Brian Thomas & Brooke Husic’s New York Times crossword—Amy’s write-up
What the…? Why did this feel like a Friday puzzle rather than a Saturday? I even spent the first 5 or 10 seconds of the solve time looking to see if this had Brooke’s customary diagonal symmetry or the NYT’s standard rotational (it’s the latter).
Fave fill: AZTEC, “WHAT A TRIP!”, HARDASS (which I filled in off the H but assumed I would have to change—delighted it was actually the answer!!), “LOVED IT,” GESUNDHEIT, “TOP THAT!”, and the great RAPINOE.
Did not know these two things:
- 6d. [Cold War-era group that included Louis Armstrong], JAZZ AMBASSADORS. I thought it was weird to describe a jazz band as a Cold War group, but that is literally what’s going on here! The U.S. asked its best jazz musicians to travel the world as cultural ambassadors, despite Jim Crow laws meaning that these same musicians weren’t treated as full citizens in their own country.
- 25d. “Creature From the Black Lagoon” co-star], JULIE ADAMS. I know some folks who have been binge-watching Murder, She Wrote—on which Ms. Adams had a recurring role!
The crossings were smooth enough that I filled in that 15 and that 10 without a struggle.
Five more things:
- I’m OK with STAYS AT, but LAP AT bugs me because it seems to pop up too often. LAP AT and NIP AT are both overused in grids.
- 34d. [Ice cream shop posting], FLAVORS. Fun clue! Anyone got a lead on decent sugar-free frozen desserts?
- 28a. [Where “Home” might be found], MENU PAGE. I’m not sure what this means. Are there websites with “menu pages”? Is this about food menus, or software command menus?
- 40a. [Relatives of cornets], CLARIONS. Wait. A clarion call means an actual blast from a horn?? I need to look this up. OK, it was a medieval/Renaissance thing.
- 14d. [It’s a blessing], GESUNDHEIT. This really is the best thing to say in response to a sneeze. It’s the German word for health. “Bless you” feels theologically weird (uh, what exactly is assumed to happen when someone sneezes?) as well as wildly inapt when aimed at atheists.
Four stars from me. And yes, I did see the nudge in the 3d clue, [“Five stars from me”]!
Brad Wilber’s Newsday crossword, “Themeless Saturday” – Derek’s write-up
It is official: the “Stumper” is DEFINITELY easier! I got a Brad Wilber puzzle done in under 10 minutes! Brad’s editing for the Boswords puzzles make those quite the challenge, and this was not quite that hard. Perhaps just thorny enough at the beginning, but that is fine; we don’t want it TOO easy! Fun one today once the toehold was gained. This probably means next week will be a doozy! 4.7 stars from me.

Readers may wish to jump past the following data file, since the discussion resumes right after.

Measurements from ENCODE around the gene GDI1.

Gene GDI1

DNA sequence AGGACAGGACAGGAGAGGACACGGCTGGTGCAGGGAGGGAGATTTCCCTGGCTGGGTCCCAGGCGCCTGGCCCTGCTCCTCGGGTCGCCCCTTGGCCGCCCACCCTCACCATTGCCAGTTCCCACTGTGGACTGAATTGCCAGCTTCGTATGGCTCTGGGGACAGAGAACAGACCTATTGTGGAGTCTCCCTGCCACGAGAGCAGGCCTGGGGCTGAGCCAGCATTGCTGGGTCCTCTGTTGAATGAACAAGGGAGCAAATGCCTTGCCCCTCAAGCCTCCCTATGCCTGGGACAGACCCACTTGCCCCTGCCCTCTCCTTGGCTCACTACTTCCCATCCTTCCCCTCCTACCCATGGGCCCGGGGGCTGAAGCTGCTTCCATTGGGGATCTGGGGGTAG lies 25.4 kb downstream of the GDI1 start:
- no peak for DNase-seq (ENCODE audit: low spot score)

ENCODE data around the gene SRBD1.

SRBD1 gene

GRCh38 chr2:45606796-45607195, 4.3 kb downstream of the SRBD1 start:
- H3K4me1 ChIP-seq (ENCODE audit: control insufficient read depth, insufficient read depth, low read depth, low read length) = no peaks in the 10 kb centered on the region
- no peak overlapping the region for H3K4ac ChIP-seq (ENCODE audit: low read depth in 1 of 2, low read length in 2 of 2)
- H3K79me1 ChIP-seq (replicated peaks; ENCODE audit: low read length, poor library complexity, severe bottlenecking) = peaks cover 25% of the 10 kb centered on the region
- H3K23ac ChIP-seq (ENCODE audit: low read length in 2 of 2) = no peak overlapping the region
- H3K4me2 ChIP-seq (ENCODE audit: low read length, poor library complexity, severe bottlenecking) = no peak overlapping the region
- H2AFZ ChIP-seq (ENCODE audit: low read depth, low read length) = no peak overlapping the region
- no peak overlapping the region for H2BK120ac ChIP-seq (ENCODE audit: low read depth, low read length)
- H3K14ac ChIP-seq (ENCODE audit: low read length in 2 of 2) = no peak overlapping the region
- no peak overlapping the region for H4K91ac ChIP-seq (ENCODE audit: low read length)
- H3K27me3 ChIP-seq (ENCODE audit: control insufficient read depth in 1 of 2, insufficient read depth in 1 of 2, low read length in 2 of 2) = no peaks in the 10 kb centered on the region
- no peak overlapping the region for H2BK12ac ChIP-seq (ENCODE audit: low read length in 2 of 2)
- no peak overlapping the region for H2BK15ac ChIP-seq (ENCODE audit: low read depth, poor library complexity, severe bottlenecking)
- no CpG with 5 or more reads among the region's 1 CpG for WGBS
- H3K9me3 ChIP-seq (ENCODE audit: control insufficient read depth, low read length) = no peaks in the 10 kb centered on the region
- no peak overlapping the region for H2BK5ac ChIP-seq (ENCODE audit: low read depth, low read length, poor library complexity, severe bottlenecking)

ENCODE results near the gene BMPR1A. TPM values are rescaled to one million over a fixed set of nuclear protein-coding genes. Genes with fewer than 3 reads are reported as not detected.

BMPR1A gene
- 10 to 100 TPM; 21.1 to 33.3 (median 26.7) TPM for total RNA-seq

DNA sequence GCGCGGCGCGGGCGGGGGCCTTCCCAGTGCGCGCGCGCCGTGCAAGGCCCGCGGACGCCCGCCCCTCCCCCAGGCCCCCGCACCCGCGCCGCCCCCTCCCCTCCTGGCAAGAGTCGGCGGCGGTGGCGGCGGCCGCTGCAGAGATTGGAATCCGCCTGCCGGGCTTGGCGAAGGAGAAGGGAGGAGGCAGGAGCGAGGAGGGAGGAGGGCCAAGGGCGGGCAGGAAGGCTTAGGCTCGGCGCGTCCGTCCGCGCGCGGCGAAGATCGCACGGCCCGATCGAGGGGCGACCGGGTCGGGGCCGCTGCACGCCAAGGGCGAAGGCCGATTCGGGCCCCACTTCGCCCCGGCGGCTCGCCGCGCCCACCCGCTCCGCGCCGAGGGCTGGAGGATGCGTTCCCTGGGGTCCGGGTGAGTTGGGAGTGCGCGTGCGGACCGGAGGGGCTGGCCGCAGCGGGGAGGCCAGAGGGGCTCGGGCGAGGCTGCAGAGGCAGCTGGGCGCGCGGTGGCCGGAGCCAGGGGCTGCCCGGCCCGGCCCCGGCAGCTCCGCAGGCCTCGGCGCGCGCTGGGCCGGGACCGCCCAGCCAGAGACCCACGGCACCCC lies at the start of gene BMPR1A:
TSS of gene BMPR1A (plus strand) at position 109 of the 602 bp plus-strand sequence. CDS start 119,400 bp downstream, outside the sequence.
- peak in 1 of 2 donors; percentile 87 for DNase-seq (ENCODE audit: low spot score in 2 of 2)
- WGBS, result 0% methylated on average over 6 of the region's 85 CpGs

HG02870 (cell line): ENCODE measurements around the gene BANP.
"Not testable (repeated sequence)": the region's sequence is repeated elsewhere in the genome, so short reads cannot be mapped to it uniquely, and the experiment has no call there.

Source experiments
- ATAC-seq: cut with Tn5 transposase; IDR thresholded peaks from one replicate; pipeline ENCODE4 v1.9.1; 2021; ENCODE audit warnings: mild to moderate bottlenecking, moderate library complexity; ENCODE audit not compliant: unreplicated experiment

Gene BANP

A few notes:
- 1A [Roped calf’s protest] BAWL – I thought this might be BLEAT, but that didn’t fit. Does a calf “bawl”?
- 20A [Medieval book of fables] BESTIARY – I had the error here, and LEAR at 6D makes much more sense than the LEAL I had in there!
- 37A [Quarters for sailors] BOATELS – A boat-hotel, I suppose. I don’t think I have ever seen one of these. Unless that is what a cruise ship technically is!
- 47A [”Stay-put” contract stipulation] NO TRADE – Common in sports contracts, but I think they also exist in other venues. I could be wrong.
- 51A [How stalactites form] OVERTIME – I had OVERHEAD, which is also correct! Just not in this puzzle!
- 58A [Takes eight tiles in Scrabble, e.g.] ERRS – Because you only get 7! But I am sure this crowd already knows that!
- 1D [Lifting impediment] BAD BACK – Who are YOU telling? Nearly 30 years of UPS and my back is shot to pieces!
- 13D [W-2 addressees] EARNERS – This is one of those that is easy AFTER you get it. Made little sense before that!
- 39D [Pious, from the Hebrew for ”piety”] HASIDIC – As I often say, there are many Amish around where we live; not many Hasidic Jewish people. But this is a great clue.
- 49D [Creator of Angela’s ”Groove Back” Stella] TERRY – I read this book many years ago and I think I saw the movie, too. I am getting old …
We will stop there. Off to do more puzzles!
Craig Stowe’s LA Times crossword – Derek’s write-up
Had fun with this one. Quick write-up today; we are out of town on a biking vacation! I have done a few Craig Stowe puzzles in my days on this blog, so that may have helped wipe this one out fairly easily. I hope! Time was just a hair over 5 minutes. I’ll take it! 4.5 stars from me.
Some high points: